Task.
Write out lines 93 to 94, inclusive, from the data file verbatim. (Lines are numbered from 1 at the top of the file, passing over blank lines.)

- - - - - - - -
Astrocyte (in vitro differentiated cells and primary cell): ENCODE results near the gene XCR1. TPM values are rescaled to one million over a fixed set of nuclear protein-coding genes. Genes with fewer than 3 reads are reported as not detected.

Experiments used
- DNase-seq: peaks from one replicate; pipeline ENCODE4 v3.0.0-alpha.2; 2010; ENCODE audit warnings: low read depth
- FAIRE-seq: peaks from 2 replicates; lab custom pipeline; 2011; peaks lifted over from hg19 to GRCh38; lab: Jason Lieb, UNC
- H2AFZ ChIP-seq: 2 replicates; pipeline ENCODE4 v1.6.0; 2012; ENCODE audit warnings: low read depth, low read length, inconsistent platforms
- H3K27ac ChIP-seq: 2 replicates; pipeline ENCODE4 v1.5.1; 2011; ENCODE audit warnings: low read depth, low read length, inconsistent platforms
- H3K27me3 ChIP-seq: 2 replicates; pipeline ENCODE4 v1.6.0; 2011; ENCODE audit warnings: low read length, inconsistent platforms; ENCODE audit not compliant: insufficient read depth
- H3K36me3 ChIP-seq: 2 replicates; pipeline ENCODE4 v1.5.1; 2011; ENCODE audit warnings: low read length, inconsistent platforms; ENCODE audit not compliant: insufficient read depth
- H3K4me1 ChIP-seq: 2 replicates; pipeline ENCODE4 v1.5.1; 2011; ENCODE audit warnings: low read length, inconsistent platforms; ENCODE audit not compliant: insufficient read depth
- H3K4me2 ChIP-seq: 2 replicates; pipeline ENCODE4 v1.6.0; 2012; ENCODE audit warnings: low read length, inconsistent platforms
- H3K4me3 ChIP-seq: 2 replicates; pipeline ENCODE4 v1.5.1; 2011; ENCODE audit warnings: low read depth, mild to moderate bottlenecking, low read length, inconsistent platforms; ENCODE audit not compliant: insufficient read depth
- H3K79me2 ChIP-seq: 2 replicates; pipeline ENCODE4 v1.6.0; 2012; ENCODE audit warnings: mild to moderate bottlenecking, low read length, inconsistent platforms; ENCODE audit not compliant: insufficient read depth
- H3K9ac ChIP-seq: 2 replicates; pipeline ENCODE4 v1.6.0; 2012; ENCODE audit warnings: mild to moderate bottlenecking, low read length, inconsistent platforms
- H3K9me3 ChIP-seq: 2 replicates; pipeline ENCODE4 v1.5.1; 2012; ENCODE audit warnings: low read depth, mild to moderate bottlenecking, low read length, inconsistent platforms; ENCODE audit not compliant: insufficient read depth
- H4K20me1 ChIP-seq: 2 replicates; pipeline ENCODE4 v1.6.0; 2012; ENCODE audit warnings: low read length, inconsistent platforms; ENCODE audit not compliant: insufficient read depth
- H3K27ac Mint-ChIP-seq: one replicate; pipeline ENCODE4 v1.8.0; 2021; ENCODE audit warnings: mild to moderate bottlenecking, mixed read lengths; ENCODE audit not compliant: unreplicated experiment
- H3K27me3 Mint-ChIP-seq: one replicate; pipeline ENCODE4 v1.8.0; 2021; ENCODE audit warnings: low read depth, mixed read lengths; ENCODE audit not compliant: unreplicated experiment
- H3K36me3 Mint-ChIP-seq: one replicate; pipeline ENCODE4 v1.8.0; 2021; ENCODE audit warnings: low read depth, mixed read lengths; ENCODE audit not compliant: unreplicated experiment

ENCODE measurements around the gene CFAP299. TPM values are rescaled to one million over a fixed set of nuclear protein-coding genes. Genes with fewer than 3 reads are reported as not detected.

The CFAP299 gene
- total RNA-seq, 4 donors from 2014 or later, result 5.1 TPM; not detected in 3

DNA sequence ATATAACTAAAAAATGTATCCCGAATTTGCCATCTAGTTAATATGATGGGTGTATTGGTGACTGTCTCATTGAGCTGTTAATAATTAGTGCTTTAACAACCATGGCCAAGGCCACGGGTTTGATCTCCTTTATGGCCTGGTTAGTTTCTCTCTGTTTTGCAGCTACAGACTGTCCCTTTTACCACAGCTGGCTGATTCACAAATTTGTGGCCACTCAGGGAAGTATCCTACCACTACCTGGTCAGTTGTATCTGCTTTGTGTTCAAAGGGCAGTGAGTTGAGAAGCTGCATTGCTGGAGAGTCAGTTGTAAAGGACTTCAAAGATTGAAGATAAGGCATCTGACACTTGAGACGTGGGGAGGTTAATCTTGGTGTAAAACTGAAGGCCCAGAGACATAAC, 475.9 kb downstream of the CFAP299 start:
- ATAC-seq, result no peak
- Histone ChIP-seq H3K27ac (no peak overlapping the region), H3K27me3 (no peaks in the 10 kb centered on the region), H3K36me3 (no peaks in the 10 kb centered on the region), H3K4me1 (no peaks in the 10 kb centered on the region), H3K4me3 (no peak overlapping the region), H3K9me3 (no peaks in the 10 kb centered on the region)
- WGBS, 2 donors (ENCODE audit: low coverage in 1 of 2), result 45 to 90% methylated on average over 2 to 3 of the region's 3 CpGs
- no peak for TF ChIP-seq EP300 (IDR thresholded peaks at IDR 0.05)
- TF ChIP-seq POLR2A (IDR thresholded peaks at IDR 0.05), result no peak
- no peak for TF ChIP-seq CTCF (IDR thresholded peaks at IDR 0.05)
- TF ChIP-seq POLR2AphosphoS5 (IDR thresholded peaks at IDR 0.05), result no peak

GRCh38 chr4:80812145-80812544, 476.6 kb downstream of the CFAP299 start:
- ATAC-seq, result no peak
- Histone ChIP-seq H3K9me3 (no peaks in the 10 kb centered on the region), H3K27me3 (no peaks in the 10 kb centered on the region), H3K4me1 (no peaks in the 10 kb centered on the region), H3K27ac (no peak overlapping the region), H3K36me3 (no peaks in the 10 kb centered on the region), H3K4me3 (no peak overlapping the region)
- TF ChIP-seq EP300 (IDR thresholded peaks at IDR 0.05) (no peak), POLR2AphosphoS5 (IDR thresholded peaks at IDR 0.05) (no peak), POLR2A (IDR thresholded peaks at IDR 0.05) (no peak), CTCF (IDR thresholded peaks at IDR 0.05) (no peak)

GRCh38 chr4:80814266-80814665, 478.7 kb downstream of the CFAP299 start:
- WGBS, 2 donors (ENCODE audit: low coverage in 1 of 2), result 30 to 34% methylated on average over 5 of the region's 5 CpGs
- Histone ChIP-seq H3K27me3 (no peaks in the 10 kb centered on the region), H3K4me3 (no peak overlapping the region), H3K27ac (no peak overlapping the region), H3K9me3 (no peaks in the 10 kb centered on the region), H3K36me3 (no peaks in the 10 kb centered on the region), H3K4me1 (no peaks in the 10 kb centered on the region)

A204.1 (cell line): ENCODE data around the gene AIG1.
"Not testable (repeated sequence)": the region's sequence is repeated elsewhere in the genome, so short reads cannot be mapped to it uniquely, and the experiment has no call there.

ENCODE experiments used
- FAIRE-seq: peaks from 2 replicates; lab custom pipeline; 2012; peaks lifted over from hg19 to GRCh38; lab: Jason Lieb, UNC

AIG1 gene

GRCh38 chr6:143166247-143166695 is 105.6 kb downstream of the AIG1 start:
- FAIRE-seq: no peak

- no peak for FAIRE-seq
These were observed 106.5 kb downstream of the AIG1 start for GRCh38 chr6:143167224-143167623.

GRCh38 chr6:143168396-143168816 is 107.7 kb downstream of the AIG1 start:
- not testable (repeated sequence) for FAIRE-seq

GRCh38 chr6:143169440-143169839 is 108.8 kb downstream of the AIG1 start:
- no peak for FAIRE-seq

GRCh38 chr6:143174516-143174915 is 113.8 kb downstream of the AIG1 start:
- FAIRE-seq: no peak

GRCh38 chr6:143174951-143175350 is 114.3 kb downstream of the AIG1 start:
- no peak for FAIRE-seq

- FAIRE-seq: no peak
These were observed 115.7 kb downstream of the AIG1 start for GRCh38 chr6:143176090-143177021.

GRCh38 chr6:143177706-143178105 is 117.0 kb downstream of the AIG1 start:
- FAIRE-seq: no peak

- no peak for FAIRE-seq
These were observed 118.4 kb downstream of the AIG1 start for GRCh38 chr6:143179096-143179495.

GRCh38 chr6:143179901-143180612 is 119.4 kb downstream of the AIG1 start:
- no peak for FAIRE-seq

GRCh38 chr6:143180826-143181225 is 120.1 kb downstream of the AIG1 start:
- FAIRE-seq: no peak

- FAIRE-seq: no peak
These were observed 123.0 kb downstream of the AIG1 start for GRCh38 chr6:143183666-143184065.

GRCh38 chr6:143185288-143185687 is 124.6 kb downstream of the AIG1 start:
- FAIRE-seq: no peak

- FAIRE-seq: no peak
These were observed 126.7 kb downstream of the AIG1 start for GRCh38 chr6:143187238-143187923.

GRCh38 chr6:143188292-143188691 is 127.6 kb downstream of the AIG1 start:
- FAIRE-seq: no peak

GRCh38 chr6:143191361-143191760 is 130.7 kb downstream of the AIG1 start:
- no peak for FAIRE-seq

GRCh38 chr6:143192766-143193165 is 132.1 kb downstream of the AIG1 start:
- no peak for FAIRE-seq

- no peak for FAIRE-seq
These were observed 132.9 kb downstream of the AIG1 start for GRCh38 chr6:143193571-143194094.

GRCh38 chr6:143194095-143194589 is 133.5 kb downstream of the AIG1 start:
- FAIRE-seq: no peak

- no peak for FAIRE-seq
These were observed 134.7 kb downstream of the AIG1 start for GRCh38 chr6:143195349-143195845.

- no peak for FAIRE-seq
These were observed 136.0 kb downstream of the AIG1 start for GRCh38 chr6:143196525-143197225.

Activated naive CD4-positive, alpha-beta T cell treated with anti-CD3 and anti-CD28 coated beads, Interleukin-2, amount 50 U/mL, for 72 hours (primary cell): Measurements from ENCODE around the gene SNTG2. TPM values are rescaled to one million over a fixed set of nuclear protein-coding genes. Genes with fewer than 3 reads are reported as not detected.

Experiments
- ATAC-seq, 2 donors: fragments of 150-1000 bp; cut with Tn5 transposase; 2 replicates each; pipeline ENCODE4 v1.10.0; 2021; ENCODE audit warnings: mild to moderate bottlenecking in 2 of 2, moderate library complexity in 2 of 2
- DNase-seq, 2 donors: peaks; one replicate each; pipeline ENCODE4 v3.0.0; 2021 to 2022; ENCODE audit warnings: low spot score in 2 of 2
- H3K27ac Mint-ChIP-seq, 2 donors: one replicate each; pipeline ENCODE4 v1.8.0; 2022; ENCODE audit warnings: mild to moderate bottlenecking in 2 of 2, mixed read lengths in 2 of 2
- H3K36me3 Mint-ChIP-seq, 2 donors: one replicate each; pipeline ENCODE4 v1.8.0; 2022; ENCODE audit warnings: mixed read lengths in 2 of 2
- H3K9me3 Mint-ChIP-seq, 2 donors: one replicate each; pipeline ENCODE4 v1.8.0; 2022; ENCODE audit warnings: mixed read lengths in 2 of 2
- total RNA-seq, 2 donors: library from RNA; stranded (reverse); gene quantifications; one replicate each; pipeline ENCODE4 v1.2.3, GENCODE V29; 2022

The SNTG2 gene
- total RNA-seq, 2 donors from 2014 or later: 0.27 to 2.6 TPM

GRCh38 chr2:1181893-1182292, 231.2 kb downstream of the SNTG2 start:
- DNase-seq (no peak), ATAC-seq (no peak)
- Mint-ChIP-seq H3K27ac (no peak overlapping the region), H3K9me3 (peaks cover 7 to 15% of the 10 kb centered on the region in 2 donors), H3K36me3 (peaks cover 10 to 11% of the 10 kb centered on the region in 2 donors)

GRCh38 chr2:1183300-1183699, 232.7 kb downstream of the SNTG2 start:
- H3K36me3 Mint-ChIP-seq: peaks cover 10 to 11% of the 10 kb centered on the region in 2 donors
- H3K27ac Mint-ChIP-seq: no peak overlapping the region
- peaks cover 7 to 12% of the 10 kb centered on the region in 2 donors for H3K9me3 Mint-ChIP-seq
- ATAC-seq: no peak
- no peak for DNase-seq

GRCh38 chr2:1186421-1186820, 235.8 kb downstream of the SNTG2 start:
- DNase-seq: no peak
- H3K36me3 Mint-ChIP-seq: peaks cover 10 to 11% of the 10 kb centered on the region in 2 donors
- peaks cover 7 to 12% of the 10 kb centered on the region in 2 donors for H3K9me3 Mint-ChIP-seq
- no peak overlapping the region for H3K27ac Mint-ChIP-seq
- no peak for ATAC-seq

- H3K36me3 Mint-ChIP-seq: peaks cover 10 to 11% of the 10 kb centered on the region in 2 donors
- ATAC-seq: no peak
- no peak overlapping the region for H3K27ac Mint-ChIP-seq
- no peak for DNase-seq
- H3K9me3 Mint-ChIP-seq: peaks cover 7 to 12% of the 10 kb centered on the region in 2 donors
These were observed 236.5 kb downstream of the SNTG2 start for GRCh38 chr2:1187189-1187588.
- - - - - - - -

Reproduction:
- total RNA-seq, 2 donors from 2014 or later: 0.27 to 2.6 TPM

GRCh38 chr2:1181893-1182292, 231.2 kb downstream of the SNTG2 start: